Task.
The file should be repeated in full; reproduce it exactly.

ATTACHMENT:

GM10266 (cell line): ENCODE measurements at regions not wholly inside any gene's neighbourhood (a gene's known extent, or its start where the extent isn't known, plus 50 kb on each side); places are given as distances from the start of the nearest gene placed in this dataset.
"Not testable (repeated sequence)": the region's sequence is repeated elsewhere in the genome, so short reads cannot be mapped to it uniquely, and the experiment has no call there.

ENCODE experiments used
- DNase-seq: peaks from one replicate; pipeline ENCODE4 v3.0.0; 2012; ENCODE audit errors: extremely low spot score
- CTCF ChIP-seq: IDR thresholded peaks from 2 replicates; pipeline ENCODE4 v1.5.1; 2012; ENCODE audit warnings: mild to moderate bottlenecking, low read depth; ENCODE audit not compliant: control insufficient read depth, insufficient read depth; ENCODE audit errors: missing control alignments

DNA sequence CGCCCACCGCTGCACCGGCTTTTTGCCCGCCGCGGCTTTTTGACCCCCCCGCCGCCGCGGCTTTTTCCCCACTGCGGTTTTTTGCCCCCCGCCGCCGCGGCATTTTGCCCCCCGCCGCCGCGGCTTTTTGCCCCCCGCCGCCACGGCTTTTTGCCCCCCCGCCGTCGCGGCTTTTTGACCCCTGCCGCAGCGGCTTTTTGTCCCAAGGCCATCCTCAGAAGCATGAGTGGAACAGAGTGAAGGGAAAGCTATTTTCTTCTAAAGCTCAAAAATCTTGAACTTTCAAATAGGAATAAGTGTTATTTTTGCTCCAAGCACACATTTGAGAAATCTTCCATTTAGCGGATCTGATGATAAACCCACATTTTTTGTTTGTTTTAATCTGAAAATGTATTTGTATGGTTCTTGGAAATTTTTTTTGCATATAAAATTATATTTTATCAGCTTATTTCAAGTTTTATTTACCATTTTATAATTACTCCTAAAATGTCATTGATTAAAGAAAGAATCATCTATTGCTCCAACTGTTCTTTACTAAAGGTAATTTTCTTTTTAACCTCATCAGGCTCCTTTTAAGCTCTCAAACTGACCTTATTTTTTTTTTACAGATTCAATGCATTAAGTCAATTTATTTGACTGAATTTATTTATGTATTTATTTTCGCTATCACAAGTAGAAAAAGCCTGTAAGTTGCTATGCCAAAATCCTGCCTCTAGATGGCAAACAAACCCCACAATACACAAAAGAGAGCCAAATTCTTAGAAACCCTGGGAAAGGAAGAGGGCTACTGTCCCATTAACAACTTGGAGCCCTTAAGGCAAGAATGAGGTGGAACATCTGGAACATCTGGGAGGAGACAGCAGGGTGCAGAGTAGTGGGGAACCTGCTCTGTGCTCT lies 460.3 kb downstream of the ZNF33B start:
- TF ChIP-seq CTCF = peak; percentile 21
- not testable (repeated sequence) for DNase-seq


GM10266 (cell line): ENCODE measurements at regions not wholly inside any gene's neighbourhood (a gene's known extent, or its start where the extent isn't known, plus 50 kb on each side); places are given as distances from the start of the nearest gene placed in this dataset.
"Not testable (repeated sequence)": the region's sequence is repeated elsewhere in the genome, so short reads cannot be mapped to it uniquely, and the experiment has no call there.

ENCODE experiments used
- DNase-seq: peaks from one replicate; pipeline ENCODE4 v3.0.0; 2012; ENCODE audit errors: extremely low spot score
- CTCF ChIP-seq: IDR thresholded peaks from 2 replicates; pipeline ENCODE4 v1.5.1; 2012; ENCODE audit warnings: mild to moderate bottlenecking, low read depth; ENCODE audit not compliant: control insufficient read depth, insufficient read depth; ENCODE audit errors: missing control alignments

DNA sequence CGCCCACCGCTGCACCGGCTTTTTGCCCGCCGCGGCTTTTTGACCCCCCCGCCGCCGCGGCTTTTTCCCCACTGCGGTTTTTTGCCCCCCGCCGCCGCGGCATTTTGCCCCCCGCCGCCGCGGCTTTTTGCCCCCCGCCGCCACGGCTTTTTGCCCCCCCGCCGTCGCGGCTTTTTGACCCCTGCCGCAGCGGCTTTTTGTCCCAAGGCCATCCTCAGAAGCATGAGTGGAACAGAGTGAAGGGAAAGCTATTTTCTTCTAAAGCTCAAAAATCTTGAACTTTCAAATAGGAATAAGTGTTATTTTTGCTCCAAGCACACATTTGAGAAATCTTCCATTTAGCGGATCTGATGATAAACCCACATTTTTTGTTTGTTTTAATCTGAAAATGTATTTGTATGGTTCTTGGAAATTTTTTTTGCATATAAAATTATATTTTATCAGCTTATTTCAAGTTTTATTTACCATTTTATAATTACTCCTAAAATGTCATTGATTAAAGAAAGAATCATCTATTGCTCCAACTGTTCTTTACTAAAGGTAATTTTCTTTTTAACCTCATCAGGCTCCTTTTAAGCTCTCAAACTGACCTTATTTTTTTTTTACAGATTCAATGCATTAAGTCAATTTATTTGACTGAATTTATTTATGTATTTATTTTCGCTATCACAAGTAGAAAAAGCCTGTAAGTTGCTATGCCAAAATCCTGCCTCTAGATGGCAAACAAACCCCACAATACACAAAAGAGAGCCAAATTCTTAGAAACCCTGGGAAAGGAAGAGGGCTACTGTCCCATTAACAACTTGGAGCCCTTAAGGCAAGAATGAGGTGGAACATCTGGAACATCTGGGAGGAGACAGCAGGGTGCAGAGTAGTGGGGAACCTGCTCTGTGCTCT lies 460.3 kb downstream of the ZNF33B start:
- TF ChIP-seq CTCF = peak; percentile 21
- not testable (repeated sequence) for DNase-seq